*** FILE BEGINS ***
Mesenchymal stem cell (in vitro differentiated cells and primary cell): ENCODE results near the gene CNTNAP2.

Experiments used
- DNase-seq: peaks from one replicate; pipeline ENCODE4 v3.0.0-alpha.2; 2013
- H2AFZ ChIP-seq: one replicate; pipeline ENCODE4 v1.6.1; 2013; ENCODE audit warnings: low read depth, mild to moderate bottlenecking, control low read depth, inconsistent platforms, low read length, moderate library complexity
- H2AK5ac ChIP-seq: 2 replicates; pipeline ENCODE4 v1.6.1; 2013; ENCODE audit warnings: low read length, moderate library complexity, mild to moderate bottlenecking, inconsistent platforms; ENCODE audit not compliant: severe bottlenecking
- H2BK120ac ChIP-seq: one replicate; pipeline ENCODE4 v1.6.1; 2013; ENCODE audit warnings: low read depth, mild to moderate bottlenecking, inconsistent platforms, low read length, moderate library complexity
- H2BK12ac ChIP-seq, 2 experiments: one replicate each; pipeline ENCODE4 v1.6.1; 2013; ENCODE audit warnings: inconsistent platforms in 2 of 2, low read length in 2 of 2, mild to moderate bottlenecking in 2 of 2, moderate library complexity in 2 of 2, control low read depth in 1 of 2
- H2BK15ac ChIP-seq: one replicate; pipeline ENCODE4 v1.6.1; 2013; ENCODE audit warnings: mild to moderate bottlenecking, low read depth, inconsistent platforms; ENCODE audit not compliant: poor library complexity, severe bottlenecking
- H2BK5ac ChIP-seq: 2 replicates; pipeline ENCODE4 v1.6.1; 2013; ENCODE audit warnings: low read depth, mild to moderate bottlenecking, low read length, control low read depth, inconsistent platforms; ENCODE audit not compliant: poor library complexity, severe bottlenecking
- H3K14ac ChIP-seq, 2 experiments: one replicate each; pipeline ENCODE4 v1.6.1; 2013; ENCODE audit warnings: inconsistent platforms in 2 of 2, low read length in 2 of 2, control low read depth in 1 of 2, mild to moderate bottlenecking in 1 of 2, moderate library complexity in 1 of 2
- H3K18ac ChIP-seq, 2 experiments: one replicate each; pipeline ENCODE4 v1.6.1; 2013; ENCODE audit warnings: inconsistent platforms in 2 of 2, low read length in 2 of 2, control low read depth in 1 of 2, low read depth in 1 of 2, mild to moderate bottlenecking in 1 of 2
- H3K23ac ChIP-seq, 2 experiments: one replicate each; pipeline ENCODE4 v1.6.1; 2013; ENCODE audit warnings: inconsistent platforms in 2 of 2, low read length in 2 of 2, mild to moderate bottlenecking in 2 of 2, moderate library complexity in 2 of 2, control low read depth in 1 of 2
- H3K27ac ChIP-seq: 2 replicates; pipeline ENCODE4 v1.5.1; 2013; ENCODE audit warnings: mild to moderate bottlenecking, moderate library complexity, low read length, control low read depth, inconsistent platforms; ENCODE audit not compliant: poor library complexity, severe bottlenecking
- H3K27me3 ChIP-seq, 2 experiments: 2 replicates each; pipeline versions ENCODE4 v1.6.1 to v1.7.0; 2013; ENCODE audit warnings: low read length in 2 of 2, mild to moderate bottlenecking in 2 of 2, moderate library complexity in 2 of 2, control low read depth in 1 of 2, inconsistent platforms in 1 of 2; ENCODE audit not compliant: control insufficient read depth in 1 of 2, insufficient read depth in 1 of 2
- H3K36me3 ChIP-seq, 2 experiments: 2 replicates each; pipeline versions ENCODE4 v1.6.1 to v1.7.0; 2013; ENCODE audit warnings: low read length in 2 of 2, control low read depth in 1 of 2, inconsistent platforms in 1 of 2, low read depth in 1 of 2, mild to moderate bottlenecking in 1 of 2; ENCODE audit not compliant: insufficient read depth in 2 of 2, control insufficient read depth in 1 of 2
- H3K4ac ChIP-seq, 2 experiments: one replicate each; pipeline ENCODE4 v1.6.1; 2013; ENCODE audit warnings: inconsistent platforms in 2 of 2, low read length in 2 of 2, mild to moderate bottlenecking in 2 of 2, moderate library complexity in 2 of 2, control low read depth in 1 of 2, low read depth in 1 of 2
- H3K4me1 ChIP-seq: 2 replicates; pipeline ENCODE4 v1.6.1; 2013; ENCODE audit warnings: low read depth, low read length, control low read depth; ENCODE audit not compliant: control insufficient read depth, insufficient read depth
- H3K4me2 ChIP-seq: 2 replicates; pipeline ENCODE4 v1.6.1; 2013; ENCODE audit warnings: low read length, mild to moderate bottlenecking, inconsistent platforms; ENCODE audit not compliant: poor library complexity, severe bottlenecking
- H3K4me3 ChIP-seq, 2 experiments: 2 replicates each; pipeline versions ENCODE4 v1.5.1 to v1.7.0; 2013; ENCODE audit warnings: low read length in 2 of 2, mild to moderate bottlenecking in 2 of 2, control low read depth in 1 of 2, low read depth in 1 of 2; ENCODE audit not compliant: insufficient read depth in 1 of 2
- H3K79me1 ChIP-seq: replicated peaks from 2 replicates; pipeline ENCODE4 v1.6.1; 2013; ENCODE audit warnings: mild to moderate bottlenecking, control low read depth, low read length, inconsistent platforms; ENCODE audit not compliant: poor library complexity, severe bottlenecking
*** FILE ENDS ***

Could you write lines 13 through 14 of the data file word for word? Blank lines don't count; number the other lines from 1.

- H3K27ac ChIP-seq: 2 replicates; pipeline ENCODE4 v1.5.1; 2013; ENCODE audit warnings: mild to moderate bottlenecking, moderate library complexity, low read length, control low read depth, inconsistent platforms; ENCODE audit not compliant: poor library complexity, severe bottlenecking
- H3K27me3 ChIP-seq, 2 experiments: 2 replicates each; pipeline versions ENCODE4 v1.6.1 to v1.7.0; 2013; ENCODE audit warnings: low read length in 2 of 2, mild to moderate bottlenecking in 2 of 2, moderate library complexity in 2 of 2, control low read depth in 1 of 2, inconsistent platforms in 1 of 2; ENCODE audit not compliant: control insufficient read depth in 1 of 2, insufficient read depth in 1 of 2